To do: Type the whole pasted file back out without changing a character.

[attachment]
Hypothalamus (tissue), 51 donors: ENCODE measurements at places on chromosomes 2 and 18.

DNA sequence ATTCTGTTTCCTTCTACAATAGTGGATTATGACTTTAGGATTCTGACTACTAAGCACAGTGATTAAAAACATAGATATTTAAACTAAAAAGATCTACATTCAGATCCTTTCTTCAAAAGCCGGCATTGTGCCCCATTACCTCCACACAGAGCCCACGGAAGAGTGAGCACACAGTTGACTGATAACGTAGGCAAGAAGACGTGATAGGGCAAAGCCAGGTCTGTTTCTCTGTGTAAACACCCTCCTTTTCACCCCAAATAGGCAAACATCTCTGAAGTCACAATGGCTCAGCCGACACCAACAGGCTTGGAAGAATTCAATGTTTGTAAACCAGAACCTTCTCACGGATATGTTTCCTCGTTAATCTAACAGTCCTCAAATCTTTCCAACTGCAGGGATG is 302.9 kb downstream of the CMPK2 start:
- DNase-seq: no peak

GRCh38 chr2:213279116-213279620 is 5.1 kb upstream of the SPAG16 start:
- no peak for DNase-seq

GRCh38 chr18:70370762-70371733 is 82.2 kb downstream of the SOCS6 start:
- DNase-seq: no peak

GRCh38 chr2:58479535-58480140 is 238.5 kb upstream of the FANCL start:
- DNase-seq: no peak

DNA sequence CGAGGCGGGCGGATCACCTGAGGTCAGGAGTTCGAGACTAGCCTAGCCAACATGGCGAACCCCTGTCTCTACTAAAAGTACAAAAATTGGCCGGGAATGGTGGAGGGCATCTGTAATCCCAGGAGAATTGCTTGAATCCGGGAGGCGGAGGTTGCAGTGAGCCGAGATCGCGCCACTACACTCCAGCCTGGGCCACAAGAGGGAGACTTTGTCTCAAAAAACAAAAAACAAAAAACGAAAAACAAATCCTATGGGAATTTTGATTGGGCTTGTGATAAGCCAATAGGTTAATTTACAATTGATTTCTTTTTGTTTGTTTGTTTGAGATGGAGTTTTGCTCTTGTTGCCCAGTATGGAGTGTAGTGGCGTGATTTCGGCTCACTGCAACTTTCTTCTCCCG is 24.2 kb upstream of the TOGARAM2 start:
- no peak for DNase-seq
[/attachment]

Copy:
Hypothalamus (tissue), 51 donors: ENCODE measurements at places on chromosomes 2 and 18.

DNA sequence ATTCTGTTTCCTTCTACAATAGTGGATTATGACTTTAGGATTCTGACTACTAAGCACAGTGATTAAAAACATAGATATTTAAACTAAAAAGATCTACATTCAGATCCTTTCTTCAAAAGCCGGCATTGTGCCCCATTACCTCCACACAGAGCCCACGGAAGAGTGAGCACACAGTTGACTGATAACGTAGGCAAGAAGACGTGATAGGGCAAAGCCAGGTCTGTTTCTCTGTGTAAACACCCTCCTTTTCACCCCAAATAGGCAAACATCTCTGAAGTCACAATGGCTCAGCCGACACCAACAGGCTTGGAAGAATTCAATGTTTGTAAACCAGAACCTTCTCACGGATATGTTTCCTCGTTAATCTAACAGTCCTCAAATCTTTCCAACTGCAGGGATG is 302.9 kb downstream of the CMPK2 start:
- DNase-seq: no peak

GRCh38 chr2:213279116-213279620 is 5.1 kb upstream of the SPAG16 start:
- no peak for DNase-seq

GRCh38 chr18:70370762-70371733 is 82.2 kb downstream of the SOCS6 start:
- DNase-seq: no peak

GRCh38 chr2:58479535-58480140 is 238.5 kb upstream of the FANCL start:
- DNase-seq: no peak

DNA sequence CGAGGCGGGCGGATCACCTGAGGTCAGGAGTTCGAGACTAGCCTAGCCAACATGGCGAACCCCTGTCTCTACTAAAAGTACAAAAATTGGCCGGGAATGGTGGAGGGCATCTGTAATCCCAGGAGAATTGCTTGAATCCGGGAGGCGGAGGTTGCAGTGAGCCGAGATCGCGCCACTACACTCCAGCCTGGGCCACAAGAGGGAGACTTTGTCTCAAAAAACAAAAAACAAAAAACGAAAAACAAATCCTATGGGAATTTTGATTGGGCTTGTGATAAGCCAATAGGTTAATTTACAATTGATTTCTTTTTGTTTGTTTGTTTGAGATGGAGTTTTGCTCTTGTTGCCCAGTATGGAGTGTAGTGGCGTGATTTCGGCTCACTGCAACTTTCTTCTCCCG is 24.2 kb upstream of the TOGARAM2 start:
- no peak for DNase-seq